Doris Wild Helmering is a nationally known marriage and relationship counselor, weight loss expert, television and radio personality, and business management coach. She is author of nine books, 1,200 newspaper columns, six e-booklets, and has written for Reader’s Digest, Redbook, Self, and Scripps Howard News Service. She has been a guest on OPRAH, Good Morning America, and CNN. She received the Alumni Merit Award from St. Louis University for advancing the field of psychotherapy and the Woman of Achievement Award from Soroptimist International. She was awarded clinical status in the American Group Psychotherapy Association and the International Transactional Analysis Association.

You can visit her website at: www.doriswildhelmering.com .

Tags: parenting | relationships | counseling

Parents Always Checking on Children

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Friday, 03 August 2018 01:26 PM Current | Bio | Archive

Some years ago, we moved into an old house that had huge windows in the kitchen. From the time my mother saw those windows she wanted me to hang curtains on them. I think our first conversation went something like,

"What kind of curtains are you going to put on the windows?" I said, "I don't plan to put curtains on the windows."

Several weeks later Mom brought me an ad from the newspaper. Jackman's was having a sale on curtain material. She would be happy to make curtains for me. "Mom, I don't plan to cover the windows," I said.

A few months later it was, "Curtains would sure finish this kitchen off nicely."

I never did get curtains for that kitchen. I also don't think my mother ever gave up hinting that I should.

One time, my husband, our daughter, and I went out to dinner. Our oldest son was our waiter. He was also the waiter for the table next to ours. During the evening we heard the woman at the next table ask our son if he would wrap up the rest of her dinner, as she wanted to take it with her.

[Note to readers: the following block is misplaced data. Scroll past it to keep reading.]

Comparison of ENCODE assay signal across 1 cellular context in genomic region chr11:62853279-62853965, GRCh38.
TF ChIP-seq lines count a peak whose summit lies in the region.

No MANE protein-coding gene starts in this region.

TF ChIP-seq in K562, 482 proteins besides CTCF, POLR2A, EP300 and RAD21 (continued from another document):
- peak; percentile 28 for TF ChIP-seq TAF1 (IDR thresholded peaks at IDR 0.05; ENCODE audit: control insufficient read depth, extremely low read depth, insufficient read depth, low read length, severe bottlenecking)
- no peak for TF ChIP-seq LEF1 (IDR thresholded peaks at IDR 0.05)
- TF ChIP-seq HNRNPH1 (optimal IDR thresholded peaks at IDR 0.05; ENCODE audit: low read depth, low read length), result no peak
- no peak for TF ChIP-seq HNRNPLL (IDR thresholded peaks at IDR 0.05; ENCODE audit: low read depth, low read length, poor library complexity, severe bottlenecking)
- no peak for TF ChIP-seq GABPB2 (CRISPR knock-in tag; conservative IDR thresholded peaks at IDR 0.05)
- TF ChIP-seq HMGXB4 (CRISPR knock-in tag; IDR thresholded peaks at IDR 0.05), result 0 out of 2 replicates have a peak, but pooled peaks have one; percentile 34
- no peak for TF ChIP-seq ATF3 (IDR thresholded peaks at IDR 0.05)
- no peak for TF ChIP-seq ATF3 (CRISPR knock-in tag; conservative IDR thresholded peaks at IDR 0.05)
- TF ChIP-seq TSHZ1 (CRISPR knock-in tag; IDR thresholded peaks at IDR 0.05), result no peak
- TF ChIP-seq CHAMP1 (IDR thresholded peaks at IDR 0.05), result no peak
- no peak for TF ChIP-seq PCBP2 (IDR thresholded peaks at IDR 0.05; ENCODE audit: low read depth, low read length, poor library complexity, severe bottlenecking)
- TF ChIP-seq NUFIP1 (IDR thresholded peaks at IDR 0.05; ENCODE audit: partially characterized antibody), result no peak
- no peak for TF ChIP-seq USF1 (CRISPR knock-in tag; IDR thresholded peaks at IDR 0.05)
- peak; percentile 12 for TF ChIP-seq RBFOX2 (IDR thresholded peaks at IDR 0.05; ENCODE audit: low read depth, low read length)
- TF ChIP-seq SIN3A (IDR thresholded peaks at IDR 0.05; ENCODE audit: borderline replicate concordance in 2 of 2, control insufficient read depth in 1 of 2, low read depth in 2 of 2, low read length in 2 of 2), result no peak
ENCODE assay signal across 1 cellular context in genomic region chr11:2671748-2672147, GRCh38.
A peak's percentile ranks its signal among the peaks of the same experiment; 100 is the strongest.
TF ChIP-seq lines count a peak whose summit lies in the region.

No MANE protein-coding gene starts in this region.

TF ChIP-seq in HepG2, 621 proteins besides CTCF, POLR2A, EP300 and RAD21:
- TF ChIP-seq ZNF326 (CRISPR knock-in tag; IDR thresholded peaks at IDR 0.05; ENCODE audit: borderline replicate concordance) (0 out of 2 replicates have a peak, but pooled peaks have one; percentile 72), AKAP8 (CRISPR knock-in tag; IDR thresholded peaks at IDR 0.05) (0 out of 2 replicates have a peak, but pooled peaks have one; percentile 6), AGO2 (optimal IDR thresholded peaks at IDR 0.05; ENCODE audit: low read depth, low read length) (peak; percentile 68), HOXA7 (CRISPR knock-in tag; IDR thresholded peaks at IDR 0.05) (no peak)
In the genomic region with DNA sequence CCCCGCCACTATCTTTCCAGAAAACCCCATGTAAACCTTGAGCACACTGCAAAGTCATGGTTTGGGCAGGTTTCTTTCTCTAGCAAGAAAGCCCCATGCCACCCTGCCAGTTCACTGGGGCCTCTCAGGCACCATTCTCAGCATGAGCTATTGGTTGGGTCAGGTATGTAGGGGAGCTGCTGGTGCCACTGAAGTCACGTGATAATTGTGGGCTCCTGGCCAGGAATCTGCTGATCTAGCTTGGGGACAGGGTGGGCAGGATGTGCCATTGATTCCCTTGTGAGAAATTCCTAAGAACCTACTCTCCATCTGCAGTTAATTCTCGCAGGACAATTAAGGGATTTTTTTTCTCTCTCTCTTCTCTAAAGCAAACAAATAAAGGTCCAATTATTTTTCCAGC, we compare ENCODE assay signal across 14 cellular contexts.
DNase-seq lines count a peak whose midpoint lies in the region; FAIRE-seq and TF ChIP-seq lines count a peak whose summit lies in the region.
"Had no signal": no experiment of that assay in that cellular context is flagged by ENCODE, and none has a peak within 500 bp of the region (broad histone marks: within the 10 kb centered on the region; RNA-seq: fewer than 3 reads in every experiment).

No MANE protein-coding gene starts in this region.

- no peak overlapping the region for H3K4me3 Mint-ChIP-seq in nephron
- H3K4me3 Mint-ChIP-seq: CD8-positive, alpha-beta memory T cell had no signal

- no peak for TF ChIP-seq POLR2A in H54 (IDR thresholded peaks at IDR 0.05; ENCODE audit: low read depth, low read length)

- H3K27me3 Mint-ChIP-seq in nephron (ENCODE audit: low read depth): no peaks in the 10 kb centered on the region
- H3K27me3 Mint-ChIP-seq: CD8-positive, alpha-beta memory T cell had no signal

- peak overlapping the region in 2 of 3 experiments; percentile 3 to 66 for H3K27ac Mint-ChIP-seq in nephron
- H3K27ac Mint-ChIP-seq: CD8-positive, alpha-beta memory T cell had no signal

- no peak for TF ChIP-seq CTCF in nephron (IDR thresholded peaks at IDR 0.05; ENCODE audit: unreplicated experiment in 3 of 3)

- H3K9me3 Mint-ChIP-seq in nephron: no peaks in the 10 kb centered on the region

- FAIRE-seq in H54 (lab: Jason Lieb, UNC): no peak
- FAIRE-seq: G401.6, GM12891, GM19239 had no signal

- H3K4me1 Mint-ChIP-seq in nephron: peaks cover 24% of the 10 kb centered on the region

He said, "Sure," and disappeared with her food. A few minutes later we saw him serving salads at another table.

My husband commented, "I wonder if he's going to remember that woman's food." I said, "I don't know. Do you think we should remind him?" My husband said no.

Later when we saw our son place a Styrofoam container on the table next to us, we both breathed a sigh of relief.

I was telling my partner, who also has grown children, about this incident. She started laughing and then admitted that just the other day she was at her son's apartment. When he left the room she casually poked her fingers in the flower pots, checking to see if the plants had been watered.

In her head she kept saying, "Serra, stop it." But she couldn't resist checking and making sure that he was doing what he was supposed to.

This story reminded me of another friend whose son got a job on a riverboat. Before leaving for his first day on the job she gave him a hug, wished him well, and then added, "And be careful not to fall off the boat." Before giving this advice she had told herself, "Don't say it. Don't say it." But somehow she couldn't resist saying it anyway.

Through the years we've all excused our children's behavior with the saying, kids will be kids. Maybe we need a complementary saying — parents will be parents.

Check out Doris’ latest books, “The Boy Whose Idea Could Feed the World,” “The Parent Teacher Discussion Guide,” and “Thin Becomes You.”

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Through the years we've all excused our children's behavior with the saying, kids will be kids. Maybe we need a complementary saying — parents will be parents.
parenting, relationships, counseling
462
2018-26-03
Friday, 03 August 2018 01:26 PM
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